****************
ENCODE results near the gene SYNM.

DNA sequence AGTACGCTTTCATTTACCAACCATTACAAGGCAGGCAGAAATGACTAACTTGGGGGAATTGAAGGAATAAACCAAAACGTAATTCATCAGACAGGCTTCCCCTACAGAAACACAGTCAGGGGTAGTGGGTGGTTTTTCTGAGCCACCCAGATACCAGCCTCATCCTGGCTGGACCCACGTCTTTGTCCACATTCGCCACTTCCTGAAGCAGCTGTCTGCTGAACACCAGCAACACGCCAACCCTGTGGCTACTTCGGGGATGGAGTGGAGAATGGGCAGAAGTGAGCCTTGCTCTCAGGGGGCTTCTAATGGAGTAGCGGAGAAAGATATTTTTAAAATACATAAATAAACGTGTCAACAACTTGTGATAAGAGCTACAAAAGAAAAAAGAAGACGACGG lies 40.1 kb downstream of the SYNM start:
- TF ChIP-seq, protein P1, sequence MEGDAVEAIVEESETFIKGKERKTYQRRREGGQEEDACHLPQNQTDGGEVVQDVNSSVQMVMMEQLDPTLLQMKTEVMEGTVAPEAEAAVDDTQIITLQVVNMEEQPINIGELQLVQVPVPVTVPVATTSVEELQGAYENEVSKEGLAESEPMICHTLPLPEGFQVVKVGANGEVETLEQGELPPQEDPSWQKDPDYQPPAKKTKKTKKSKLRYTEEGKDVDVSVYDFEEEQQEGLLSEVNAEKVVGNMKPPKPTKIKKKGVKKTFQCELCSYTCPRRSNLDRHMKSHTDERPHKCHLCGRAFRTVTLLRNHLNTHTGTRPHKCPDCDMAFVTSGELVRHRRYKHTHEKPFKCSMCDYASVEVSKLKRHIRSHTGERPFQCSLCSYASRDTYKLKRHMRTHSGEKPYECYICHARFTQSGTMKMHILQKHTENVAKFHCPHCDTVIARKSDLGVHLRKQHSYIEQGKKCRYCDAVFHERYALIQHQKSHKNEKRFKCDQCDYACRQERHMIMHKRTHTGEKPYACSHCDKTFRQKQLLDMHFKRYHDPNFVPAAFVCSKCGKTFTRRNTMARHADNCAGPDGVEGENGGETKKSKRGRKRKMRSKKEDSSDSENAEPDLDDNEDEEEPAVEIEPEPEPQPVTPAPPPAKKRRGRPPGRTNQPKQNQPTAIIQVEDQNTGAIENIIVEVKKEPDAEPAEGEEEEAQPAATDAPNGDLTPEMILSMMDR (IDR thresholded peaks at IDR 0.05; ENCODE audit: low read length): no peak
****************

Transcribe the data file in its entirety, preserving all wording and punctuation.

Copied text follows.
ENCODE results near the gene SYNM.

DNA sequence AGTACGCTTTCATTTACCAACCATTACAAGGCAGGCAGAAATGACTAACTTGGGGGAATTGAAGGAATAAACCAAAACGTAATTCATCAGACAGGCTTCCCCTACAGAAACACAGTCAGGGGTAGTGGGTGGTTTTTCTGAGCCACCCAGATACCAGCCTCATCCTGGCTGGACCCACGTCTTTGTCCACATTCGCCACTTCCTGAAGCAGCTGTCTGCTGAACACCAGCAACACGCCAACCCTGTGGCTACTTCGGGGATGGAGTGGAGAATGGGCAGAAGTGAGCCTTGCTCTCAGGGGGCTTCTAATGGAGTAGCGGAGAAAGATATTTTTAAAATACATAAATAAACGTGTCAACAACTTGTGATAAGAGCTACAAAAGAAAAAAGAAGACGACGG lies 40.1 kb downstream of the SYNM start:
- TF ChIP-seq, protein P1, sequence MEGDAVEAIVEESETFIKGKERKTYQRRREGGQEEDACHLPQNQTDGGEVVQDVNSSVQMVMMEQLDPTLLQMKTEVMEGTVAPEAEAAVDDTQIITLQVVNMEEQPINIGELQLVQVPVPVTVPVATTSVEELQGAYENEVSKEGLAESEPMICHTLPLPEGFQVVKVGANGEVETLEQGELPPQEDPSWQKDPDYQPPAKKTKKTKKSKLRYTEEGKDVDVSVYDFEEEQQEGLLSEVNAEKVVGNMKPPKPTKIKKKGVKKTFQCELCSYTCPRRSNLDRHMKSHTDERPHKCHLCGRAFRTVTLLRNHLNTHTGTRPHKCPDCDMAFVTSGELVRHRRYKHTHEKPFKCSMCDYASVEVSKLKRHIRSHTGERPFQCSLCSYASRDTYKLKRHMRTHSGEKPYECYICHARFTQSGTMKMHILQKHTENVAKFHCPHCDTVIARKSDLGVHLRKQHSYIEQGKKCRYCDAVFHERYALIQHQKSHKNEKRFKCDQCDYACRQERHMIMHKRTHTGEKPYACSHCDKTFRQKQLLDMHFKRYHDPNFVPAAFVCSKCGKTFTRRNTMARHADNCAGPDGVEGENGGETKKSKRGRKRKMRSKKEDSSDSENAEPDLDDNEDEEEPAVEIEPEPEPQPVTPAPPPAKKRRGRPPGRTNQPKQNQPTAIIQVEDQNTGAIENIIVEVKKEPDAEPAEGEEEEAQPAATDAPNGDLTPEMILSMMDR (IDR thresholded peaks at IDR 0.05; ENCODE audit: low read length): no peak